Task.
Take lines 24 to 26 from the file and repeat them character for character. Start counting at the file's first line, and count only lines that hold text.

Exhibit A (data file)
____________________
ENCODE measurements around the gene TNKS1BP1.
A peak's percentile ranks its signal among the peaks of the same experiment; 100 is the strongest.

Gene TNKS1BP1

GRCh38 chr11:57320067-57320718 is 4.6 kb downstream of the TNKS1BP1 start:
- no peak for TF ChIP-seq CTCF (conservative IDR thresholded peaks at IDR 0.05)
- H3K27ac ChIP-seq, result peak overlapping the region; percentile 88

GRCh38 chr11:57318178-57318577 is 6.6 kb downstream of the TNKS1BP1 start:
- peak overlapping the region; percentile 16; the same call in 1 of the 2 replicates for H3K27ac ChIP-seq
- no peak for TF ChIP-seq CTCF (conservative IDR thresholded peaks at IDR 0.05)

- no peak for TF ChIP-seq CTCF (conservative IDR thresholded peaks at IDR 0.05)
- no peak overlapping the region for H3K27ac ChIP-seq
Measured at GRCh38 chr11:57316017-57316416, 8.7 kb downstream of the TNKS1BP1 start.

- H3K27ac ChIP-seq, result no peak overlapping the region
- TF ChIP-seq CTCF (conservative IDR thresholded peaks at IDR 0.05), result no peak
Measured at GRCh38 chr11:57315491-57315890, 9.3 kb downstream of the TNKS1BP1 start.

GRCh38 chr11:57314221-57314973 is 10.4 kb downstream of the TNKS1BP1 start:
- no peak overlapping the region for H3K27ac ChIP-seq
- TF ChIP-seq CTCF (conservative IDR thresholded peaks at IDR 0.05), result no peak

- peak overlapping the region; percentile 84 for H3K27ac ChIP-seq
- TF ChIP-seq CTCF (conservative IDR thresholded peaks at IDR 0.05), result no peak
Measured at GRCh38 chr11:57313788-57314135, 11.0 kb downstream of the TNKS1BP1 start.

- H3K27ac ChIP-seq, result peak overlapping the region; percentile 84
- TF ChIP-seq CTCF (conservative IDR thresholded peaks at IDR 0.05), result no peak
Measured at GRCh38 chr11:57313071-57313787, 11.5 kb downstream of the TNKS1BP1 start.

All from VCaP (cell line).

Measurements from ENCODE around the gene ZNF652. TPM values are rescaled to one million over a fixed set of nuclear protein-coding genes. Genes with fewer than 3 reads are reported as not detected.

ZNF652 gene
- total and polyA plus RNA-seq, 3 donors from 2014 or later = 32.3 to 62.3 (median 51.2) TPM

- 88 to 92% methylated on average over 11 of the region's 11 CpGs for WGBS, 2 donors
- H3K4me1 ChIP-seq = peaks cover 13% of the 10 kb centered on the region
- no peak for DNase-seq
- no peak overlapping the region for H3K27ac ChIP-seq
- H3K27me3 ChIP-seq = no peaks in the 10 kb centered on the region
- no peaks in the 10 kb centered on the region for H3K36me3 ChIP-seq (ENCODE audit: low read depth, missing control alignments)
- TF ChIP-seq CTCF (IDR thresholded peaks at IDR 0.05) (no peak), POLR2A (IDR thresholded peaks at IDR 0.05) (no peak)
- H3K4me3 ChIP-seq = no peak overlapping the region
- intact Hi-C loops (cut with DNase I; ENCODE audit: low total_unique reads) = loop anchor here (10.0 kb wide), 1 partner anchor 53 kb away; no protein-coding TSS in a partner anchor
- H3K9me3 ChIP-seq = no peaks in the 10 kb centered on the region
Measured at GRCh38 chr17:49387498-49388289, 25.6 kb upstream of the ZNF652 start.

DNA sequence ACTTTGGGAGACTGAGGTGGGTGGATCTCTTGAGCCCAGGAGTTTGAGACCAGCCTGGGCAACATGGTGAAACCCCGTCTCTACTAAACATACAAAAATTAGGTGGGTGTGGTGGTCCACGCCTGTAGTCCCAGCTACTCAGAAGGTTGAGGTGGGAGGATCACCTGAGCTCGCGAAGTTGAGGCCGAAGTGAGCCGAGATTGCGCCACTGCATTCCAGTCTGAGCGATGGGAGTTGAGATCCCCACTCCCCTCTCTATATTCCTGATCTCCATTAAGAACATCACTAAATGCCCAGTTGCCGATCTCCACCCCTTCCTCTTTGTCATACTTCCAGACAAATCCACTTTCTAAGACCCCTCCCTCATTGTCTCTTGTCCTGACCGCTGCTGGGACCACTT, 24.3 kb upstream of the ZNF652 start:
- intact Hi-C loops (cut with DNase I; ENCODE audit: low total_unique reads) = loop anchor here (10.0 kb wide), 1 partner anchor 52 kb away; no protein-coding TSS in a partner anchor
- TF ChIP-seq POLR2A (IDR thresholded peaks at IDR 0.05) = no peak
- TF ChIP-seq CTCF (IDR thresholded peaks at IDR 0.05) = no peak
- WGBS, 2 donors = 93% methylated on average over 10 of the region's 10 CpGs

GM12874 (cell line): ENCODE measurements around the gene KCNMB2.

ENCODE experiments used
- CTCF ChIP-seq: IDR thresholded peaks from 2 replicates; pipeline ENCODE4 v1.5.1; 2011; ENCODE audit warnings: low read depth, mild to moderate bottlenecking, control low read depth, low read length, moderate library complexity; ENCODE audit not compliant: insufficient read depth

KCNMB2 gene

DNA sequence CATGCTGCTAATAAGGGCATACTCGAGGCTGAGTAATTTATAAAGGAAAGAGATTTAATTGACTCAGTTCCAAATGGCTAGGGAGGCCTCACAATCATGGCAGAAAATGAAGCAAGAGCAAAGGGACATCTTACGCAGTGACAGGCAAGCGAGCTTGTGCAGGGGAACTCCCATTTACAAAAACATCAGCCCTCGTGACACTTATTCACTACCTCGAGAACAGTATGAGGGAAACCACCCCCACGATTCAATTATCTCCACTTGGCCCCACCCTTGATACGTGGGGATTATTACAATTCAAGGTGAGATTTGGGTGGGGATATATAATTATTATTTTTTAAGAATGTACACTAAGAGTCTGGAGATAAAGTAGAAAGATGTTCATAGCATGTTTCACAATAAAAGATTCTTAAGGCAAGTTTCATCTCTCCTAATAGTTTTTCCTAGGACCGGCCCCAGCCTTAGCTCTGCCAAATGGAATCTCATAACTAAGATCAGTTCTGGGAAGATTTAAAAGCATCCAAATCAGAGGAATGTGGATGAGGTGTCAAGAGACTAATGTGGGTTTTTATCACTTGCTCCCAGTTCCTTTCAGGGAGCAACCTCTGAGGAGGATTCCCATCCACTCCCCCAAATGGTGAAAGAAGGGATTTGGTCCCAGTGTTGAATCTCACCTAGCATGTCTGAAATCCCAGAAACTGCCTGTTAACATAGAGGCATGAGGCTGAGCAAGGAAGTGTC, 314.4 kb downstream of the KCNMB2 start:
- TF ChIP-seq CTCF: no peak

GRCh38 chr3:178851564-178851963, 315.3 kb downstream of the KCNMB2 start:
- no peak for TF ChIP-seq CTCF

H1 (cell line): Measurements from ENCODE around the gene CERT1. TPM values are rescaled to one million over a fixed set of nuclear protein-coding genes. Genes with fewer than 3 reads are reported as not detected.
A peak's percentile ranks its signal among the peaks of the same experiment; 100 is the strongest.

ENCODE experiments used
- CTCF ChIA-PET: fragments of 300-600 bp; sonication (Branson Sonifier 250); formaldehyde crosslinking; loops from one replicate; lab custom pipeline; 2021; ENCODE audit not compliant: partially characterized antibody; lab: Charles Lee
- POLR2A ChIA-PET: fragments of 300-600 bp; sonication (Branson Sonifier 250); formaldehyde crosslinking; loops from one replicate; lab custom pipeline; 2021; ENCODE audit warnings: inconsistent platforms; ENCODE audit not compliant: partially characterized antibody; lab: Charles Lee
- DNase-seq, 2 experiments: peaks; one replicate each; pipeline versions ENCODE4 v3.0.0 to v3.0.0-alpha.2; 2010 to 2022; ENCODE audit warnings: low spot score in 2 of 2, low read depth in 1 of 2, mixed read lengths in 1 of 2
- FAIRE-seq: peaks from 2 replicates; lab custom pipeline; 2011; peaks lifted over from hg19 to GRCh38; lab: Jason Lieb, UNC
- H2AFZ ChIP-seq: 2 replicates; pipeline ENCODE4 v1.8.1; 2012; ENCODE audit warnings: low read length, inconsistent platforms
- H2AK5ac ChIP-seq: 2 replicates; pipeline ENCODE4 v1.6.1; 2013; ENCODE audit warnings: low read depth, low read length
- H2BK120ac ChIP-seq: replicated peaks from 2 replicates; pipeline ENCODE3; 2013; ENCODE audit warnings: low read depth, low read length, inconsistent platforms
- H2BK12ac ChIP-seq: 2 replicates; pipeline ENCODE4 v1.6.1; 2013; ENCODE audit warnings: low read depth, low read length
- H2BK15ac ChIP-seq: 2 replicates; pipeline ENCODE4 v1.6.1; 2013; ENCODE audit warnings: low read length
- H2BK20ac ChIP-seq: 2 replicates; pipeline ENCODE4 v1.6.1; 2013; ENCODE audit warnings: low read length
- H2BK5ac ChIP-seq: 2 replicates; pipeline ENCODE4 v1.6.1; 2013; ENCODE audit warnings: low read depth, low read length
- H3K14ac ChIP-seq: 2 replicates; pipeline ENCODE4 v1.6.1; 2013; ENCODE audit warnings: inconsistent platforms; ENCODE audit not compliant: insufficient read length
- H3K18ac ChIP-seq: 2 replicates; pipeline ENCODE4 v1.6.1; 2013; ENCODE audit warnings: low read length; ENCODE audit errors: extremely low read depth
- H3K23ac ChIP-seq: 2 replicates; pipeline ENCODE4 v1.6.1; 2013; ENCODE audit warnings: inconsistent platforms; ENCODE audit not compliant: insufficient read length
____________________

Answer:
Measured at GRCh38 chr11:57313071-57313787, 11.5 kb downstream of the TNKS1BP1 start.

All from VCaP (cell line).

Measurements from ENCODE around the gene ZNF652. TPM values are rescaled to one million over a fixed set of nuclear protein-coding genes. Genes with fewer than 3 reads are reported as not detected.